This was my main concern, that I would run out of quests within a couple of weeks since it is an online game. The game is challenging, so you may put a break on a quest and start another one. You may also decide to wander around and explore areas as they appear on your map. Know the game map, as it has certain levels that are accessible to the most grinder player. Heading straight to the Mire at level 2 will lead you to 100% death rate, as much as your average survival time on an interstate highway is. There are maps all over the place and follow the instructions. Dont let you lured by Rose (Top of the World Radio Station) or Mayor Grafton (Grafton Radio), they will bring in levels that you will not enjoy until you are in your 30s and 20s respectively. Same for the Overseer, don’t try to head beyond Charleston until you are mid-20s-30s.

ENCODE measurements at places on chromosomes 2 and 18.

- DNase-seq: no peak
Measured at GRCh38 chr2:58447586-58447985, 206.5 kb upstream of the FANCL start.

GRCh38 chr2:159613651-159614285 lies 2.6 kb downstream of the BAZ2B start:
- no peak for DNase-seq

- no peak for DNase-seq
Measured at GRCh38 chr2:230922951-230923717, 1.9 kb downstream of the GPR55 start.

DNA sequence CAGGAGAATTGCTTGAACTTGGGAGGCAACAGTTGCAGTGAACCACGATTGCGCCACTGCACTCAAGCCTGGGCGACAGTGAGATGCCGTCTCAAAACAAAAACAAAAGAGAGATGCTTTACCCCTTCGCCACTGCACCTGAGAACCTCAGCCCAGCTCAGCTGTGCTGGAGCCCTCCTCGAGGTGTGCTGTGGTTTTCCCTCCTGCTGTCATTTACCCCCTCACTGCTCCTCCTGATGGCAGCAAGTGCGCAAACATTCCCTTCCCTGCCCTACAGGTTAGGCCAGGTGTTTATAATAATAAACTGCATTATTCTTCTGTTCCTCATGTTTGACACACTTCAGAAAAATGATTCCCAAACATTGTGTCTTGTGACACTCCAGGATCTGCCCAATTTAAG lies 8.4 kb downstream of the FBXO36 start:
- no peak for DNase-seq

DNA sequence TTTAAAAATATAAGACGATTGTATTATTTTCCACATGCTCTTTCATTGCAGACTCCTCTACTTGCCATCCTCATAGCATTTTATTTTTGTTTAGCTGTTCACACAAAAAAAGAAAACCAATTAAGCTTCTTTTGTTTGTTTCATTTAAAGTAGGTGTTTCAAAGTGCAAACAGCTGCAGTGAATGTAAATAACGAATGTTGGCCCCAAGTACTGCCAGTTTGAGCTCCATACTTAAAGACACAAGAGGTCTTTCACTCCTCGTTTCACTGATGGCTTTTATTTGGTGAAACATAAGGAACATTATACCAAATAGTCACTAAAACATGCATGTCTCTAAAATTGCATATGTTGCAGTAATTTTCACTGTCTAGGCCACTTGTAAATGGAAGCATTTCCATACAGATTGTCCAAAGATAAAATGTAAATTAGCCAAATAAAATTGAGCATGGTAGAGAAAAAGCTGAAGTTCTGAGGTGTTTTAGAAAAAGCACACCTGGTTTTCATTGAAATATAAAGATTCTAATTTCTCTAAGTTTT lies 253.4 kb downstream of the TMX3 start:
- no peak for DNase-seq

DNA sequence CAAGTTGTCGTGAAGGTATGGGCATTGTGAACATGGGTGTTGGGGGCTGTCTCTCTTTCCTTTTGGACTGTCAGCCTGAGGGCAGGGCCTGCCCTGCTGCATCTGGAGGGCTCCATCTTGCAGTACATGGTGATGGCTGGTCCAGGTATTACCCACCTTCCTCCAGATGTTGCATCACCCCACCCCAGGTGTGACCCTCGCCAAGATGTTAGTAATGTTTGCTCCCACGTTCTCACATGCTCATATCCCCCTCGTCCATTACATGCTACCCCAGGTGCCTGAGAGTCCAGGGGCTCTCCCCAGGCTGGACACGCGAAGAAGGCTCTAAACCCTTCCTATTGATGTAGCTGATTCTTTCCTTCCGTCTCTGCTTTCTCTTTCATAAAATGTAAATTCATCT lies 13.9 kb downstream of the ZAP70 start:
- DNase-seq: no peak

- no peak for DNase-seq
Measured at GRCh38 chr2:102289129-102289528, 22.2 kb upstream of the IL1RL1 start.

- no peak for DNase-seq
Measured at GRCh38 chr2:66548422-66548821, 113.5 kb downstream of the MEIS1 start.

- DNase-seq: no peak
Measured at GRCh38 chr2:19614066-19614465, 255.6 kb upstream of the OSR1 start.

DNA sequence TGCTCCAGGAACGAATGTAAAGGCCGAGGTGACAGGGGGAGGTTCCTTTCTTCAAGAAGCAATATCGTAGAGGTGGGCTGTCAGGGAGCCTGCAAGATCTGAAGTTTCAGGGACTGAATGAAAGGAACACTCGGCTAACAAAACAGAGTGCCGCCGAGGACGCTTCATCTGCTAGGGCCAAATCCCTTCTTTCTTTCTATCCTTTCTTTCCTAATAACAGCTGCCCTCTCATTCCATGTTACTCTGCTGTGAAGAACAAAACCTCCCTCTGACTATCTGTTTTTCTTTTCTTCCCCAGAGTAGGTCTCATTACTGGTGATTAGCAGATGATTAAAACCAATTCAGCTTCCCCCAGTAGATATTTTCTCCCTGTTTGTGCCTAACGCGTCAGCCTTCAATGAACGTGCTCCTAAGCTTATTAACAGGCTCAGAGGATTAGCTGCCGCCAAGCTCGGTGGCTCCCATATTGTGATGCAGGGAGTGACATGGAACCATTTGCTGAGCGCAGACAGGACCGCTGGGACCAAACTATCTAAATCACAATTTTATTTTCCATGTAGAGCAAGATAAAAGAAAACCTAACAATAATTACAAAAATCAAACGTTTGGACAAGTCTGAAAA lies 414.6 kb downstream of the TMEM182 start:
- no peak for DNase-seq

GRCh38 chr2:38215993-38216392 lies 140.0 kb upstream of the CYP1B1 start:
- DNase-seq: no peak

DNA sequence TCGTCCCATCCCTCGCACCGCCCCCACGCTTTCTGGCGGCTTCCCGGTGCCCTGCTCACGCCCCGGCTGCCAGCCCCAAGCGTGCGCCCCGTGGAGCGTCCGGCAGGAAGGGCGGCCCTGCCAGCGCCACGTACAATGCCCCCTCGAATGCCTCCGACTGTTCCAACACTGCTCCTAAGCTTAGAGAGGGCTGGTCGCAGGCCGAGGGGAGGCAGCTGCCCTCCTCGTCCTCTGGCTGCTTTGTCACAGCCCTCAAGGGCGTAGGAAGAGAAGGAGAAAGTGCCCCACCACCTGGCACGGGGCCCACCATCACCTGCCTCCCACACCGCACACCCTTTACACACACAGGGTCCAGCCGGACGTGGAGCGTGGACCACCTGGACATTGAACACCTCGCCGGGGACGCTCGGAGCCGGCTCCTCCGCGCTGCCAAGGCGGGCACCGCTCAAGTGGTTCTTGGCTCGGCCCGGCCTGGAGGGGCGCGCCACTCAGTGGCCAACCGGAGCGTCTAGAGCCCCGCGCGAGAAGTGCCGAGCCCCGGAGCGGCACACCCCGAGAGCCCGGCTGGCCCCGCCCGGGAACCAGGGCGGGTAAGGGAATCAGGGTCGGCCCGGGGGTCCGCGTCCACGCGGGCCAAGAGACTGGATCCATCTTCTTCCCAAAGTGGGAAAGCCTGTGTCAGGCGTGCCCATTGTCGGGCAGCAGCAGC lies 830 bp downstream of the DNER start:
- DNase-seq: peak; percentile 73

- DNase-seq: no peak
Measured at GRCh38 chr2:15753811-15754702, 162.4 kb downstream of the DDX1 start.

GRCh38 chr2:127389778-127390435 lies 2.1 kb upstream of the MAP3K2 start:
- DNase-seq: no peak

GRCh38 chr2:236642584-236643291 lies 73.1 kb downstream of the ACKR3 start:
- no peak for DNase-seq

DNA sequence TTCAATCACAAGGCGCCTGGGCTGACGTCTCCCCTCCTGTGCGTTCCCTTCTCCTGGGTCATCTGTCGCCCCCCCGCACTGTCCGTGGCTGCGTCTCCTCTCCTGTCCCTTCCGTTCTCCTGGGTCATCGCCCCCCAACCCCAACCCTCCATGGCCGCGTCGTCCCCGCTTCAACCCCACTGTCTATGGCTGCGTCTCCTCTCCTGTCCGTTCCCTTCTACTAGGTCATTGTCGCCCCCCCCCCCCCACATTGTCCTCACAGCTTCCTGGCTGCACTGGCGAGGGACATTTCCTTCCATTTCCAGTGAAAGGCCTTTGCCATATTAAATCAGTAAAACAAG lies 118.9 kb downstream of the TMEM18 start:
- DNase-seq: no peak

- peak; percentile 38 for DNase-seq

When you feel you cannot get a win, perform a strategical withdrawal and come back to it after 10-15 levels. I got my butt kicked on one of Rose mission (where you have to install a radio transponder on a military radio station) at level 25. Came back to it at level 48 and I went down like Azrael on the supernatants and the robots. You have daily events I suggest to join, they will give you caps, stimpacks, some valuable armor. Performing the quests for the Responders is certainly the best way to gain experience and learn the game mechanics.
As the music goes, Inon Zur is back and made an excellent composition, giving a very enjoyable music accompanying the game. After all these hours of gameplay I did not feel I was feeling saturated with them. Maybe my least favorite was the music inside the building.
The NPCs interactions: